Cranfield's Paul Baines says that students whose goal is to start their own businesses can benefit from an MSc or an MiM as well, since these programs offer wide, contextual perspective of how business works.
“Somebody wanting to develop their own business with a limited amount of experience would really benefit from doing the MiM because it will give them insight across all the different areas,” Baines says.
Baines also notes another value: for students who want to channel their financial resources into starting a business, an MSc program is usually much less expensive than an MBA.
For entrepreneurial-minded students, some business schools also offer MSc programs specifically designed around the process of business creation. For example, Rotterdam School of Management (RSM) offers an MSc in Entrepreneurship and New Business Venturing, and the Ross School of Business at the University of Michigan offers a Master of Entrepreneurship program through a partnership with the university's College of Engineering.
Learning by doing
As many of these MScs and other business-focused master's programs cater to students with no work experience, some provide opportunities for students to get hands-on experience through projects or internship components. Students in Duke's MMS program, for example, can opt to do two internships: one before the program starts and one during the long winter break.
“For the students who believe that their lack of work experience may be a significant issue,they tend to take advantage of those opportunities,” says Kathie Amato. “And companies value that.”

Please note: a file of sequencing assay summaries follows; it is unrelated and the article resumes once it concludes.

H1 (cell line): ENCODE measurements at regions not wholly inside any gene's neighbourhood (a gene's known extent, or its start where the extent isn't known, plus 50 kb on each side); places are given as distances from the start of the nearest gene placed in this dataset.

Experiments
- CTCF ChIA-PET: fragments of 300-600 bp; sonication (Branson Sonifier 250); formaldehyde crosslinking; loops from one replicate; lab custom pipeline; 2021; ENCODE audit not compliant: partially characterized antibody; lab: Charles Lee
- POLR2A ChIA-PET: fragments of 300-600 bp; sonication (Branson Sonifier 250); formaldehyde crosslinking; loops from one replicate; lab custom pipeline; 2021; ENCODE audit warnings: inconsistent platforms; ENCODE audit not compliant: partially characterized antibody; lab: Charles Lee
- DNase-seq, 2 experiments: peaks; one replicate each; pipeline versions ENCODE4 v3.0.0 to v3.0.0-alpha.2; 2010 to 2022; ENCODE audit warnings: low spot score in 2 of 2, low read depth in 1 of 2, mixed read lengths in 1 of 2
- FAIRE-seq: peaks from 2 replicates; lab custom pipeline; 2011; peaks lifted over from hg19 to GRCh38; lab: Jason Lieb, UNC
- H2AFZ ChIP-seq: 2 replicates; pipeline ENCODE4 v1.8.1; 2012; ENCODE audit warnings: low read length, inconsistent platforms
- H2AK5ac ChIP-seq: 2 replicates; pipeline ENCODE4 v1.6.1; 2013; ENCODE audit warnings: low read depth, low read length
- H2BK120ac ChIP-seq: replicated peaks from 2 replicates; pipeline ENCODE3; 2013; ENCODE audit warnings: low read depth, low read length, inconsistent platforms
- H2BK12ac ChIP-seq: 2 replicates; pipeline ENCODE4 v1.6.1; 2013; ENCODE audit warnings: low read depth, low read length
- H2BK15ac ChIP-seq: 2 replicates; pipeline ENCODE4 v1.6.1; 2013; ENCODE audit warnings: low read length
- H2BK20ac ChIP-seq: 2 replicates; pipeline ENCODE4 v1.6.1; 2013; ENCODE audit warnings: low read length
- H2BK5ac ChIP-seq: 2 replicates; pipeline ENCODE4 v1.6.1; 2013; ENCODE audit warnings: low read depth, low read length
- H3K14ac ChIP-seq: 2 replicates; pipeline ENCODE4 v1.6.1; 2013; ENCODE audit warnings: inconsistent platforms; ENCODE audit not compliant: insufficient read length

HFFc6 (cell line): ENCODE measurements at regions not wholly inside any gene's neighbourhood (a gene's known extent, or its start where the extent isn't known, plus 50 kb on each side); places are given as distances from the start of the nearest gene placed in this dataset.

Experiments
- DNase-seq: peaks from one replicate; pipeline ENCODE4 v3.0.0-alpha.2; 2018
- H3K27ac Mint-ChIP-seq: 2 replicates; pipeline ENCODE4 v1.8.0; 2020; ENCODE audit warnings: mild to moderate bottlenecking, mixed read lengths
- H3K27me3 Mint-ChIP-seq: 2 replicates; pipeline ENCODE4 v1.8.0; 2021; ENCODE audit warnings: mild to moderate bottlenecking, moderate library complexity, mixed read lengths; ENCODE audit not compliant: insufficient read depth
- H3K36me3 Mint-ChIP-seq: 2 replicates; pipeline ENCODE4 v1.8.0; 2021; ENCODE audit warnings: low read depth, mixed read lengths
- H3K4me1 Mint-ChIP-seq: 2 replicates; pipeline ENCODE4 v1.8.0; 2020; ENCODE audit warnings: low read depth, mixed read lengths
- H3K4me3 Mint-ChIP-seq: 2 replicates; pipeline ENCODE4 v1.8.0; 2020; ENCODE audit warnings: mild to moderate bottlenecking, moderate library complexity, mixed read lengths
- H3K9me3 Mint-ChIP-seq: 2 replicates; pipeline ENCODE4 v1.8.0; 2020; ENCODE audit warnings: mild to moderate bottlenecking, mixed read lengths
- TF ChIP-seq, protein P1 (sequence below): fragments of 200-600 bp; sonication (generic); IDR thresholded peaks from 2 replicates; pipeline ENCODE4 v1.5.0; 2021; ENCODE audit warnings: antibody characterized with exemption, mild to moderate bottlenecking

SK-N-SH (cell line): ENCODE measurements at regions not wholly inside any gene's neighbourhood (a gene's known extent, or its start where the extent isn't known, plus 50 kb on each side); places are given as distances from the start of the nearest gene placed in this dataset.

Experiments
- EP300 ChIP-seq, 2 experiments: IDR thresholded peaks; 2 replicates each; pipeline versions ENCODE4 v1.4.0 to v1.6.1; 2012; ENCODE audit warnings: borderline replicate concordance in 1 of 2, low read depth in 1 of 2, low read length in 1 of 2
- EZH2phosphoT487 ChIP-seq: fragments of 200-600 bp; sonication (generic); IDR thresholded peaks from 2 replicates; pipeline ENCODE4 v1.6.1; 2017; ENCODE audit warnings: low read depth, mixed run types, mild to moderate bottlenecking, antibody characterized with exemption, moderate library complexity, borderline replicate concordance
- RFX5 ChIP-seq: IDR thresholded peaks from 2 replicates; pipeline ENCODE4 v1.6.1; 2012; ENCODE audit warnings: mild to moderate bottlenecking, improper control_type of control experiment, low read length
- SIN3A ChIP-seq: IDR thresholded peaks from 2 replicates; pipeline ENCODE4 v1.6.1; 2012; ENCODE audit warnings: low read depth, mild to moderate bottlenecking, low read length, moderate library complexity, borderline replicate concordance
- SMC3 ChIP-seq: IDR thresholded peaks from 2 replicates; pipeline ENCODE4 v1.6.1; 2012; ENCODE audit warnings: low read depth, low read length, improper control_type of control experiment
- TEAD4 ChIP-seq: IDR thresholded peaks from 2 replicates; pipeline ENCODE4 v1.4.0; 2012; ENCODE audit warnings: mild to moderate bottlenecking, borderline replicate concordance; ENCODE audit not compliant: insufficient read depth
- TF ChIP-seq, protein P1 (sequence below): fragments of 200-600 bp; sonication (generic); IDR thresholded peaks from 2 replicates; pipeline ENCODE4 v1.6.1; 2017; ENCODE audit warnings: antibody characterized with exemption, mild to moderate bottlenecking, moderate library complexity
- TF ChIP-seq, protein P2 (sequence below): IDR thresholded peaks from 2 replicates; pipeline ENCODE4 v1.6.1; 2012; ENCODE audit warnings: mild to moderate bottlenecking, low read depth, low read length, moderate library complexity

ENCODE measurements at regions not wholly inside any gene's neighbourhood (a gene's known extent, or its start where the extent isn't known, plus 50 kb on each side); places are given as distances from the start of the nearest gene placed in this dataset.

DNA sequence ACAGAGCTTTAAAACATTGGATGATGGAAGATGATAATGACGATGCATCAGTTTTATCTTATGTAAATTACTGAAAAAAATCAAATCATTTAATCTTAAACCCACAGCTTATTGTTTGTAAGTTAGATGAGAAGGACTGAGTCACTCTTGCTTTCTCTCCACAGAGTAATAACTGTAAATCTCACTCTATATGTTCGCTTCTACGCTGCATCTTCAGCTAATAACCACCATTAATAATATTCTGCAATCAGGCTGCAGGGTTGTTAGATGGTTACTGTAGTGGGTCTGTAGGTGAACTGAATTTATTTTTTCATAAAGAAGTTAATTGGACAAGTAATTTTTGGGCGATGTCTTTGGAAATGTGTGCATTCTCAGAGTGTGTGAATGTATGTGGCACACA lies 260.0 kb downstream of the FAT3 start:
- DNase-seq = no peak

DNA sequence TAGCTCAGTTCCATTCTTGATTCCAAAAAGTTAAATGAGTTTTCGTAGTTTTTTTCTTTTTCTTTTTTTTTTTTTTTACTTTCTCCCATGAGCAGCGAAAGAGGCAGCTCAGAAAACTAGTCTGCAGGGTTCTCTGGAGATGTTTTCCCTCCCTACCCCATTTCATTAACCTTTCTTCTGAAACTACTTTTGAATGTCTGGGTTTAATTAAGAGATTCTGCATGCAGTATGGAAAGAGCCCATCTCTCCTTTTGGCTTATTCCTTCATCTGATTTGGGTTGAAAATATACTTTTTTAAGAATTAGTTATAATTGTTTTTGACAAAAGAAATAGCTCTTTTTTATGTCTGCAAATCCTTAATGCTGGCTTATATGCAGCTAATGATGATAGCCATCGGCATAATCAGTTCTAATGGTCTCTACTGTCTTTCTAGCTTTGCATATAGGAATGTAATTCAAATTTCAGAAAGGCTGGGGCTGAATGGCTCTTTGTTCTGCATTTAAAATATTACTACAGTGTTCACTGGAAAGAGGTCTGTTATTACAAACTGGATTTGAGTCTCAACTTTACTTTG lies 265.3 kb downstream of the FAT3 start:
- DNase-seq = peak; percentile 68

Likewise, students in HEC Montréal's MSc program can choose between writing a thesis and doing a supervised, hands-on project. According to Claude Laurin, the research component can prepare students to continue on in academia.
“Although we have a lot of our students who are hired by large firms,” he says, “some of them go to the next level, and do a PhD program.”
According to Paul Baines, Cranfield's MSc program is aimed at landing graduates in entry-level business careers, or in graduate training programs in large multinational companies, where they can learn the ropes and figure out what managerial track is right for them. As such, the career services support tends to differ from that offered to MBA students.
“Often, somebody who's doing an MBA is looking to change their career,” says Baines, “so there's a much greater degree of career counseling for career change than there would be on a MiM program.”
Baines notes that Cranfield's MSc career counseling focuses more on job-finding basics like interviewing skills and CV preparation.
Graduates of Duke Fuqua's MMS program are generally interested in finding a business career where they can leverage their undergraduate education and passions.
“Some students have been interested in entertainment, or sports management,” says Kathie Amato. “They end up working for talent agencies, and some work for firms that do sports management.”
“It's a very broad base of opportunities that the students have.”
Photo: sacks08 / Creative Commons